Troubleshooting missing firmware access

UEFI firmware implementations

Some systems has a nasty habit of losing access to the firmware after your Linux installation. A couple of examples

This document is a work-in-progress ...

The cause

It is not clear what makes this happen - a lot is pointing to bad implementations of the UEFI specification - in some cases the firmware is hardcoded to load $esp/EFI/boot/bootx64.efi [wiki1]

Your system will usually be able to boot your installed Linux - only the firmware is not displaying correctly.

Usually you should be able to load the firmware on next reboot by using

$ systemctl reboot --firmware-setup

The cure

The first attempt to cure would be to reinstall grub - for an EFI system it goes like this

ESP=$(lsblk -no MOUNTPOINT | grep -e 'efi')
sudo grub-install --trage=x86_64-efi --efi-directory=$ESP bootloader-id=Manjaro --recheck
sudo grub-mkconfig -o /boot/grub/grub.cfg
sudo mkinitcpio -P

Next step is to check with LVFS if your firmware can be updated using Linux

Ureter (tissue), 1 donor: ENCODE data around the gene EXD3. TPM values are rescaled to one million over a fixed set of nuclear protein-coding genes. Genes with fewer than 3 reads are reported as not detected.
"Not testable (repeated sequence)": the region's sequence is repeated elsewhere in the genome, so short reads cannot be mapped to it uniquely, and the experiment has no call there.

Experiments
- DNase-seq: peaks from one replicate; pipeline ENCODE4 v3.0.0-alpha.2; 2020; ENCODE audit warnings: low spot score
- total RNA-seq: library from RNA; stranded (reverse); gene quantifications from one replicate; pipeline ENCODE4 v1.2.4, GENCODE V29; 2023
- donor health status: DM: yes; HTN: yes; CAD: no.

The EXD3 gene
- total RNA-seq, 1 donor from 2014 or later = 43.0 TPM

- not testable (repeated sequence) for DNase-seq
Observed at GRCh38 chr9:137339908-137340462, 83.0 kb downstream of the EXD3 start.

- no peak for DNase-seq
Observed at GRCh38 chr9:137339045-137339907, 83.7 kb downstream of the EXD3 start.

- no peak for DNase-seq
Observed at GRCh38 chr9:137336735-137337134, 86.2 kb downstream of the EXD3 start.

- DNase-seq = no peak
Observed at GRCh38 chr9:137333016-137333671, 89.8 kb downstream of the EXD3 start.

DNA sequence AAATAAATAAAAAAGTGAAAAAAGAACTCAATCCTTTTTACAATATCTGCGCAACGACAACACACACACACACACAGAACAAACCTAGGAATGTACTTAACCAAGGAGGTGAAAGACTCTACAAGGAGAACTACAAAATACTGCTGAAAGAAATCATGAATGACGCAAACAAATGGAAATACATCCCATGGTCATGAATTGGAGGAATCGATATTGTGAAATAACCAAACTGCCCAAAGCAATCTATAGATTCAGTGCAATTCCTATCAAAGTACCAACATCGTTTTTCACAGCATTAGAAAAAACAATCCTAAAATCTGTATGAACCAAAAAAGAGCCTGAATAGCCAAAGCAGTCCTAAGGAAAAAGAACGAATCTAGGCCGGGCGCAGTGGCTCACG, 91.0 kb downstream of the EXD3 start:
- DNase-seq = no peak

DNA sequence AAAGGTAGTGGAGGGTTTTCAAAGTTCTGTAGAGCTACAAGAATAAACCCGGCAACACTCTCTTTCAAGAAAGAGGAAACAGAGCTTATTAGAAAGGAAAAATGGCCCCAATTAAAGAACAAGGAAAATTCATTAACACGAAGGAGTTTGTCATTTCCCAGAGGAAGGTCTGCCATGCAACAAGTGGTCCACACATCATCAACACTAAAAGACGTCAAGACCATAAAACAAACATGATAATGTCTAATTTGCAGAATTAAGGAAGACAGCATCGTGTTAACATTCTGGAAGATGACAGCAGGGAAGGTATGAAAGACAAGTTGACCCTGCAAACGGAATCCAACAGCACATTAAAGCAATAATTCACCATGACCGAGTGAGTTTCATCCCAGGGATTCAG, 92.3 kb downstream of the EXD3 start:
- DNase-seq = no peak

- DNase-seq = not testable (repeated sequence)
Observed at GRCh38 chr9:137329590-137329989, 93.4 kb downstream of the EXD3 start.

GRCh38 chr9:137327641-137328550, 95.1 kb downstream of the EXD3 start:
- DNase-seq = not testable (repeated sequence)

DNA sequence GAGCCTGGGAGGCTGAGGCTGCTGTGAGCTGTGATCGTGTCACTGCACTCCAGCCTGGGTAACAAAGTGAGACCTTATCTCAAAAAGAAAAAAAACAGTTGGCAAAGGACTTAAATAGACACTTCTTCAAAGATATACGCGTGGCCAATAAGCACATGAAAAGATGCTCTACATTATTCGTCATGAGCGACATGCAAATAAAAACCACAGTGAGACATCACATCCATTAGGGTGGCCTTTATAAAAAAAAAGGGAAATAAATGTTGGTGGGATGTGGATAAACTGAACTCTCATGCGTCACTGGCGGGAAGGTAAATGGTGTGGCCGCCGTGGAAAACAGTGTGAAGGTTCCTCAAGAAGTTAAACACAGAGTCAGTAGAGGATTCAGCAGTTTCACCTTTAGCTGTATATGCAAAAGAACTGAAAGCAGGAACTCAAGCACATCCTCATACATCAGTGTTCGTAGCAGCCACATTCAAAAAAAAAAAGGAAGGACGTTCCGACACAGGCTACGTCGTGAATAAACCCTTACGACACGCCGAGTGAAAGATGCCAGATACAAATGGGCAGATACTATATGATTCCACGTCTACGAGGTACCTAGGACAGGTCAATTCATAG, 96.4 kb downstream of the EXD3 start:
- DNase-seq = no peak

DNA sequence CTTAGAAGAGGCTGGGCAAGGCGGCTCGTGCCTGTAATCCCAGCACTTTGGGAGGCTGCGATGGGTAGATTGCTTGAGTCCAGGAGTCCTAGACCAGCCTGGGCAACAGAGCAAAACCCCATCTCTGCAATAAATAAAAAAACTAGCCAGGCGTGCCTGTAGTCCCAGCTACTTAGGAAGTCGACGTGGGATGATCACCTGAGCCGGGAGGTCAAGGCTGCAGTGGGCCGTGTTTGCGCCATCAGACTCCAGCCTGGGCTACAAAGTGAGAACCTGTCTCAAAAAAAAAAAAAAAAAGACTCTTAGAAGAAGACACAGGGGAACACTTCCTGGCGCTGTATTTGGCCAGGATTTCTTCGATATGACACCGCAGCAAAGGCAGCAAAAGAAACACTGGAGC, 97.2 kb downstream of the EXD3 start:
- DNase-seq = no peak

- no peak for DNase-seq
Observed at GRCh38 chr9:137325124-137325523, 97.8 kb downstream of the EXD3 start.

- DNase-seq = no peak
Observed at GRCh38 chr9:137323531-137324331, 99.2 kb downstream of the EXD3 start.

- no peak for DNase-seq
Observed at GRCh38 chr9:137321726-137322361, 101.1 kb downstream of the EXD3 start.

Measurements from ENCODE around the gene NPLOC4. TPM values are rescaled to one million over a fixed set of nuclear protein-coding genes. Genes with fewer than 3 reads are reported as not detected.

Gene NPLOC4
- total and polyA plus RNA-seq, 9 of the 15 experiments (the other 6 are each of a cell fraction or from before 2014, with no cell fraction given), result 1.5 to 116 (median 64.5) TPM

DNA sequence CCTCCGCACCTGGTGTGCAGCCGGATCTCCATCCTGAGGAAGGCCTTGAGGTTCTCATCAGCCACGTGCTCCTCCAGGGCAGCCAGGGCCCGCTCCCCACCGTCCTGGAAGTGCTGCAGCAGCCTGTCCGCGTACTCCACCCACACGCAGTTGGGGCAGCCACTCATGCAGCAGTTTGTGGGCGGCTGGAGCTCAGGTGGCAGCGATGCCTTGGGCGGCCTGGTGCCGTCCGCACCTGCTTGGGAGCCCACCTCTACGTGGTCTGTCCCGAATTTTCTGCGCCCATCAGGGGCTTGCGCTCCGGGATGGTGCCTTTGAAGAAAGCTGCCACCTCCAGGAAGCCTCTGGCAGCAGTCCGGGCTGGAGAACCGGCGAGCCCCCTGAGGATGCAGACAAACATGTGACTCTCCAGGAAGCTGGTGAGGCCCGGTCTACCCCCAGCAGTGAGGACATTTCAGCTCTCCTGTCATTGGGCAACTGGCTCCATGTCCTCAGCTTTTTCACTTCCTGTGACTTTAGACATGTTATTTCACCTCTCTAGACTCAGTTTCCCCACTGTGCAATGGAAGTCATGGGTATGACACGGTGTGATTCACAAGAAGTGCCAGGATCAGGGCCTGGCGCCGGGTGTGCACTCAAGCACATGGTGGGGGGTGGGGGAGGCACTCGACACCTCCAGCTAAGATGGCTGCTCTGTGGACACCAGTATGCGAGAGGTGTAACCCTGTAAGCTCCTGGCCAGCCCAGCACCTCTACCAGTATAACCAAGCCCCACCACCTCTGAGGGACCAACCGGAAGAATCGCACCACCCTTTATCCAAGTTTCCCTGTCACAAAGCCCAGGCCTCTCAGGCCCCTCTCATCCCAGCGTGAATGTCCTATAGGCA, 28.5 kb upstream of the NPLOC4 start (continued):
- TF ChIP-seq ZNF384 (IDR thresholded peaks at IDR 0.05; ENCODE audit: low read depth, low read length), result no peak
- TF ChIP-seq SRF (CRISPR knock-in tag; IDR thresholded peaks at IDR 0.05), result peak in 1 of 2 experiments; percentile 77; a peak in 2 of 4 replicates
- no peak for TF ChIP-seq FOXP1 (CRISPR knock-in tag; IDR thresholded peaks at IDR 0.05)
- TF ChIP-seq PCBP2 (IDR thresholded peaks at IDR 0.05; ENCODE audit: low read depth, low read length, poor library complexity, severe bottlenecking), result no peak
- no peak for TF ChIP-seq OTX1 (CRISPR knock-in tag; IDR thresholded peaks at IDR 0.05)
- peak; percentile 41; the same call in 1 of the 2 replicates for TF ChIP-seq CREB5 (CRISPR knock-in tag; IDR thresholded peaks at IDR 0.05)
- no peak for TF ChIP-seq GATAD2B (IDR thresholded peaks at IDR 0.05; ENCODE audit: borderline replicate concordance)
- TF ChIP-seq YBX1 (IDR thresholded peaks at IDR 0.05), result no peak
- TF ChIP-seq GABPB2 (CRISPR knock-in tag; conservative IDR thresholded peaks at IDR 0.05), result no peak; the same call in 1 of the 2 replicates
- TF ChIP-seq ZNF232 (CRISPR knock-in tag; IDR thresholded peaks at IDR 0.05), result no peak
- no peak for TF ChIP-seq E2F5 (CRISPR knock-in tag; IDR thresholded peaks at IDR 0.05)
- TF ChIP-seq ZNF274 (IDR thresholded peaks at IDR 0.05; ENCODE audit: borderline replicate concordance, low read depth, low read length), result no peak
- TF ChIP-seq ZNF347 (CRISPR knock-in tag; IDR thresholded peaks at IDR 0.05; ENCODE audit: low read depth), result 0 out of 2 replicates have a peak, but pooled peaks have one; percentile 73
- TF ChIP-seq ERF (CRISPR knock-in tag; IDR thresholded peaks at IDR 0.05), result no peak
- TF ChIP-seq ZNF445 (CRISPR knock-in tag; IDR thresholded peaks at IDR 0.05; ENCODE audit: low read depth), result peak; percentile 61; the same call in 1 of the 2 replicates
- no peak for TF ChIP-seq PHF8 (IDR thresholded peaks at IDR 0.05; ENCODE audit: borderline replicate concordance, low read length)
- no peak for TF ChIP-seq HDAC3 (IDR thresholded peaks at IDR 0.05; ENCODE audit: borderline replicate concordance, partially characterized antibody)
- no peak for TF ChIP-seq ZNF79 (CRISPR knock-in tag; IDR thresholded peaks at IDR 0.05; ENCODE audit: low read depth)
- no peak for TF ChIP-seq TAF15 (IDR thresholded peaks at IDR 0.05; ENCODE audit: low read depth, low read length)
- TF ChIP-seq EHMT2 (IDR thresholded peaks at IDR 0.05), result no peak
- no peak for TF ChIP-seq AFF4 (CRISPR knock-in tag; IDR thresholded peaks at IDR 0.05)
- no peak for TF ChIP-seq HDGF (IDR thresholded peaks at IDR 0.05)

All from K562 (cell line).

Use to get familiar with the Linux Vendor Firmware Service. You can also search the database to verify if your system is supported.

There is no one-size-fits-all answer - the following is a list compiled from Manjaro Forum and the first being from Arch Wiki.

Read the Arch Wiki on UEFI and GRUB [wiki2] [wiki3] [wiki4]

I am listing the possibilities from least to most intrusive action.

  1. Use the most basic approach
    • Switch user to root su - - provide the root password when requisted
    • Copy the grub or systemd-boot efi stub to the $esp/EFI/BOOT/BOOTX64.EFI
    • Try booting to the firmware using the aforementioned command
  2. Removing the newly installed efistub
    • Boot your Linux system
    • Remove the grub efi loader - usually in a subfolder named for your distribution - e.g. $esp/EFI/Manjaro/grubx64.efi - rename the file or move it to another location
    • Try booting to the firmware
  3. Remove everything from the $esp mount point
    • This requires having some kind of boot media readily available to be able to do some system rescue.
    • This has proven to work on at least 2 occasions and requires you to have some experience using chroot to resque the system
  4. Using GRUB console to boot a removable media
    • This requires having some kind of boot media readily available and more intimate knowledge of the GRUB shell
    • It also requires the availability of either a Windows installation media or a dedicated rescue media like Hirens BootCD